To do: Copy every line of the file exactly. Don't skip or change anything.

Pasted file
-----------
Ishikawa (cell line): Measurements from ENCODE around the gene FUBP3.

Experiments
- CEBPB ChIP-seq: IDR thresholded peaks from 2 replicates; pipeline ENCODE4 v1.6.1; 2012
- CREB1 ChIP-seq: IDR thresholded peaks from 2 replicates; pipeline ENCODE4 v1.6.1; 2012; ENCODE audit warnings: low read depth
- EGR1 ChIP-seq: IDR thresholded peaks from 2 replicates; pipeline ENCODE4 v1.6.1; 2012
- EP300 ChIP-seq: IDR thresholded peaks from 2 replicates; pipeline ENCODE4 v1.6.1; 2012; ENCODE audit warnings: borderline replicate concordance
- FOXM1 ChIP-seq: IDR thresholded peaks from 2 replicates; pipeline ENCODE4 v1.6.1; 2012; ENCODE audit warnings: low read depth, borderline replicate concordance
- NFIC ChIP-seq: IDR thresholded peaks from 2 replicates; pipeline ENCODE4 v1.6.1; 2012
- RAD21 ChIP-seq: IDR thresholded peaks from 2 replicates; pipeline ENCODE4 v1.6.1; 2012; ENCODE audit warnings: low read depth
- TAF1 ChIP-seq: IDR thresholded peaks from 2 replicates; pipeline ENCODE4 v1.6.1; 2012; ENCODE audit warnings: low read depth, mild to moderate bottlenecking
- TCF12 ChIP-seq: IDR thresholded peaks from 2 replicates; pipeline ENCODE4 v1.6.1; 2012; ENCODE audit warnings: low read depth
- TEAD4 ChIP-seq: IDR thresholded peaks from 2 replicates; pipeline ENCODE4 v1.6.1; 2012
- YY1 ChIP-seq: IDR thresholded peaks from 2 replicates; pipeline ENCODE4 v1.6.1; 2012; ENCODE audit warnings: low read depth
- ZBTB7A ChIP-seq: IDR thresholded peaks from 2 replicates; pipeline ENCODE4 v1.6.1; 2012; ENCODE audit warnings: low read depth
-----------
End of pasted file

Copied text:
Ishikawa (cell line): Measurements from ENCODE around the gene FUBP3.

Experiments
- CEBPB ChIP-seq: IDR thresholded peaks from 2 replicates; pipeline ENCODE4 v1.6.1; 2012
- CREB1 ChIP-seq: IDR thresholded peaks from 2 replicates; pipeline ENCODE4 v1.6.1; 2012; ENCODE audit warnings: low read depth
- EGR1 ChIP-seq: IDR thresholded peaks from 2 replicates; pipeline ENCODE4 v1.6.1; 2012
- EP300 ChIP-seq: IDR thresholded peaks from 2 replicates; pipeline ENCODE4 v1.6.1; 2012; ENCODE audit warnings: borderline replicate concordance
- FOXM1 ChIP-seq: IDR thresholded peaks from 2 replicates; pipeline ENCODE4 v1.6.1; 2012; ENCODE audit warnings: low read depth, borderline replicate concordance
- NFIC ChIP-seq: IDR thresholded peaks from 2 replicates; pipeline ENCODE4 v1.6.1; 2012
- RAD21 ChIP-seq: IDR thresholded peaks from 2 replicates; pipeline ENCODE4 v1.6.1; 2012; ENCODE audit warnings: low read depth
- TAF1 ChIP-seq: IDR thresholded peaks from 2 replicates; pipeline ENCODE4 v1.6.1; 2012; ENCODE audit warnings: low read depth, mild to moderate bottlenecking
- TCF12 ChIP-seq: IDR thresholded peaks from 2 replicates; pipeline ENCODE4 v1.6.1; 2012; ENCODE audit warnings: low read depth
- TEAD4 ChIP-seq: IDR thresholded peaks from 2 replicates; pipeline ENCODE4 v1.6.1; 2012
- YY1 ChIP-seq: IDR thresholded peaks from 2 replicates; pipeline ENCODE4 v1.6.1; 2012; ENCODE audit warnings: low read depth
- ZBTB7A ChIP-seq: IDR thresholded peaks from 2 replicates; pipeline ENCODE4 v1.6.1; 2012; ENCODE audit warnings: low read depth